It's convention time, and things look grim for the Party's Presidential nominee. Despite his best efforts, he hasn't been able to figure out a way to catch up to the dynamic and popular nominee from the other party. So he decides to shake up the race with a big surprise: he selects as his running mate a woman known to only a handful of Americans.
The gamble appears to work. The selection generates a lot of excitement in the party, and the ticket is receiving the lion's share of media coverage. Most importantly, the ticket accomplishes what few thought it ever would: new polls show that it is now slightly ahead of the opposition to win the election.
Unfortunately, the excitement doesn't last. People begin to ask whether this obscure person chosen as the Vice Presidential nominee has the experience necessary to lead the country should she get elected and something happens to the President that suddenly thrusts her into the most powerful leadership position in the world. Worse, the news cycle begins to become dominated by attention to her personal scandals. The bloom is off the rose, and come November the ticket loses the election.
The year was 1984, and the ticket was Walter Mondale and Geraldine Ferraro for the Democratic Party. Now it's 2008, and like Mondale, John McCain has chosen to energize his base by selecting a Vice Presidential nominee who represents an exciting change from expectations. Credit where credit is due: I didn't think that McCain would ever catch up to Obama in the polls, but his selection of Alaska Governor Sarah Palin has done just that.
I honestly believe that the new momentum that Palin has given McCain will quickly dissipate, just as Mondale's selection of Ferraro did, and for the same reasons. First of all, the race will quickly return to focusing on Obama and McCain, with the VP nominees as little more than a sideshow. Although McCain may have caught up with Obama in national polling, I saw something yesterday that I think is very telling about how weak his candidacy actually is. McCain yesterday held his first public event since the Convention in which he did not appear with Palin at his side. The turnout was so small that he and his supporters were actually drowned out by Obama supporters who came to heckle the event. Compare this to Barack Obama, who only needs to appear in a public park to draw as many as 72,000 people.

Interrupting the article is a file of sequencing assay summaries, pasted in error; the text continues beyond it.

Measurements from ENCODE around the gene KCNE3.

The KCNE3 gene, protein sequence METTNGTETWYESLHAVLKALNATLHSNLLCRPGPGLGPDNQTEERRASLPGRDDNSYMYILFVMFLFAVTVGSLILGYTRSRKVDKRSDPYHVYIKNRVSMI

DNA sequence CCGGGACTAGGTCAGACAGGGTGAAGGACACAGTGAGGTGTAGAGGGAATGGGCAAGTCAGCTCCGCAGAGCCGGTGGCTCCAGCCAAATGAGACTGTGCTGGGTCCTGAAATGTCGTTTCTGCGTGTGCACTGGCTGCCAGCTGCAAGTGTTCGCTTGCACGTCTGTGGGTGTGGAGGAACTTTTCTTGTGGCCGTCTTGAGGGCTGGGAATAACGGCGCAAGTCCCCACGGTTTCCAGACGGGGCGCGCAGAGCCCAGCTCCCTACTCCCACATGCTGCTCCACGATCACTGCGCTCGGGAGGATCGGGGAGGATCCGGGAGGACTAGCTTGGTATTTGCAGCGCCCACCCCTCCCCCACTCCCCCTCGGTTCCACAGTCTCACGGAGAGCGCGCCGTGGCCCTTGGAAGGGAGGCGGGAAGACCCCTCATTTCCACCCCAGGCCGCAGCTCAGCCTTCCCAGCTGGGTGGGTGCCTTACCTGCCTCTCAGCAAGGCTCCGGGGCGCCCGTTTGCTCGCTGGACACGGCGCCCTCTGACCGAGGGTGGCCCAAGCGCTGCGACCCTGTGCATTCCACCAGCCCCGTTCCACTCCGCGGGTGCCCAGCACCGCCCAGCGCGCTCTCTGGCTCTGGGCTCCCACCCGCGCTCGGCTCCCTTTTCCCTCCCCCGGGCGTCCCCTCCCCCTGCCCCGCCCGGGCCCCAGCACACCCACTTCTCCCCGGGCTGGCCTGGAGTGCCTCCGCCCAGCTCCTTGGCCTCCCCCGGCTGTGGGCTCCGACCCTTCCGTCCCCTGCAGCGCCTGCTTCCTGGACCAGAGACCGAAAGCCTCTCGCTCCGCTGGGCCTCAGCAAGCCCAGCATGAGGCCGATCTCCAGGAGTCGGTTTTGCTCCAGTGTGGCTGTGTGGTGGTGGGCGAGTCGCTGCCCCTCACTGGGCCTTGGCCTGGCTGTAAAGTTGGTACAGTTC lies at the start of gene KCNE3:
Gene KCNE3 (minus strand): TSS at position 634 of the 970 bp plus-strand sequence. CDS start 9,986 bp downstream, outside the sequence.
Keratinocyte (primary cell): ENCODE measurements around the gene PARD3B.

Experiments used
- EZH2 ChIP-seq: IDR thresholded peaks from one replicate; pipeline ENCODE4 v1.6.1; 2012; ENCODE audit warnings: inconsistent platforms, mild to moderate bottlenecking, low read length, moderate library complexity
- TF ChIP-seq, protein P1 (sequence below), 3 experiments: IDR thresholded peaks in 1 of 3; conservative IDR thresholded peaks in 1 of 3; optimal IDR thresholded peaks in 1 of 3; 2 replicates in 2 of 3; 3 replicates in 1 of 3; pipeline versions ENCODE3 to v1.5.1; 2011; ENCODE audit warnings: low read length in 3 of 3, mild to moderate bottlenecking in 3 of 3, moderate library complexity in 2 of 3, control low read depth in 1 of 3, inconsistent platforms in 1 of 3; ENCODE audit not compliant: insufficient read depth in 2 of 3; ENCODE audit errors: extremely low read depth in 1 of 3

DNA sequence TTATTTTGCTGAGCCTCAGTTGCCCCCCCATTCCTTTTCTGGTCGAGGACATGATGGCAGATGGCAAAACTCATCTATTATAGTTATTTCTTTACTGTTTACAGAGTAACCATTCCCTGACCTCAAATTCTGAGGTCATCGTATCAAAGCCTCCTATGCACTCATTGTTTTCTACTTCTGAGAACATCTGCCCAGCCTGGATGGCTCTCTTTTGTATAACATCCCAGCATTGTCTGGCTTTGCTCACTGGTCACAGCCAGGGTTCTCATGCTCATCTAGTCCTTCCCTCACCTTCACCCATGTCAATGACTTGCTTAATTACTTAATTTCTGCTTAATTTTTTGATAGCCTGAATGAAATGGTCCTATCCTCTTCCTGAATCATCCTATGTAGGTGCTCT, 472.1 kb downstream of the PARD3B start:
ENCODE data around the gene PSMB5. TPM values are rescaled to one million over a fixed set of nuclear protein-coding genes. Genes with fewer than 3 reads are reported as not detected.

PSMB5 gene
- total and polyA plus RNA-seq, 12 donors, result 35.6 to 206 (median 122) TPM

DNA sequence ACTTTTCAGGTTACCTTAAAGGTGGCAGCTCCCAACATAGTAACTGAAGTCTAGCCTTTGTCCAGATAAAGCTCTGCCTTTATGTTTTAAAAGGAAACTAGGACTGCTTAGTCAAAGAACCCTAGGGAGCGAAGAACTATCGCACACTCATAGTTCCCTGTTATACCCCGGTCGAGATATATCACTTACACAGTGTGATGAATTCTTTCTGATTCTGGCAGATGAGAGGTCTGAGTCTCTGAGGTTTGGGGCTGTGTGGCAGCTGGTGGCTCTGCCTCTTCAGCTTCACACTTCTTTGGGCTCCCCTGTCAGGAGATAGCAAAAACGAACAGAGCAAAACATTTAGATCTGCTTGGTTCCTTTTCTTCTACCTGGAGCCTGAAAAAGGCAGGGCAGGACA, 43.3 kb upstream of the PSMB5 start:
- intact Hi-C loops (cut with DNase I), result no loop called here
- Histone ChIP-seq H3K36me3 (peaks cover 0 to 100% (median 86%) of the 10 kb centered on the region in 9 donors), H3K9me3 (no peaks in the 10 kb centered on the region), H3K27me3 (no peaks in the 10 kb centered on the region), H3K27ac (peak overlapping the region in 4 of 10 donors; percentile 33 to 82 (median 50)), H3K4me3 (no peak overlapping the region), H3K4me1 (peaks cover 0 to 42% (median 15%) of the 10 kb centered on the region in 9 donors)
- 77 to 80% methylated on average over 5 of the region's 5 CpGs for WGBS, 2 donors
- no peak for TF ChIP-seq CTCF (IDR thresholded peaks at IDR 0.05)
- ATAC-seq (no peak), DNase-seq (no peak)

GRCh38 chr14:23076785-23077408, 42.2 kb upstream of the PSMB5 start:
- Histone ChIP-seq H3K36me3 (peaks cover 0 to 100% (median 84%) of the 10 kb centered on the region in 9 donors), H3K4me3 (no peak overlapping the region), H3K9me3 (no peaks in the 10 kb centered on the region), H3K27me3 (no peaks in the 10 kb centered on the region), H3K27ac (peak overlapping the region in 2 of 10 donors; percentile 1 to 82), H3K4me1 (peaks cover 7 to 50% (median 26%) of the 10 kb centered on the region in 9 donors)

Second, Palin's lack of experience is a negative. She's been the Governor of Alaska for less than two years after being the mayor of a town of 5,000. I don't think Democrats should focus on talking about this, because harping about it may win her sympathy more than it hurts her. Better to let the situation speak for itself: The McCain campaign is so afraid of Palin making major gaffes when speaking that they have refused to make her available to the press and the public except under carefully controlled circumstances.
Third, Palin's tenure both as Mayor of Wasilla, AK and as the state's Governor have been plagued by scandal, cronyism, mismanagement and gross hypocrisy. Every one of these things has already caused headaches for the McCain campaign, and they will continue to do so.
Fourth, Palin's extremist views make her a candidate without broad appeal. I not saying this is definitely a detriment, after all, George W. Bush's views are no less extreme than hers, and people voted for him. But the problem exists none the less. As one pundit pointed out this week: "Palin is a right winger. She opposes abortion even in the case of rape, incest AND even if the health of the mother is in jeopardy. She favors shooting wolves from airplanes and has addressed her husband's Alaska Independence Movement affiliation which calls for a vote on Alaska separating from the United States."
I don't think Palin will save McCain. Should be a good show, though.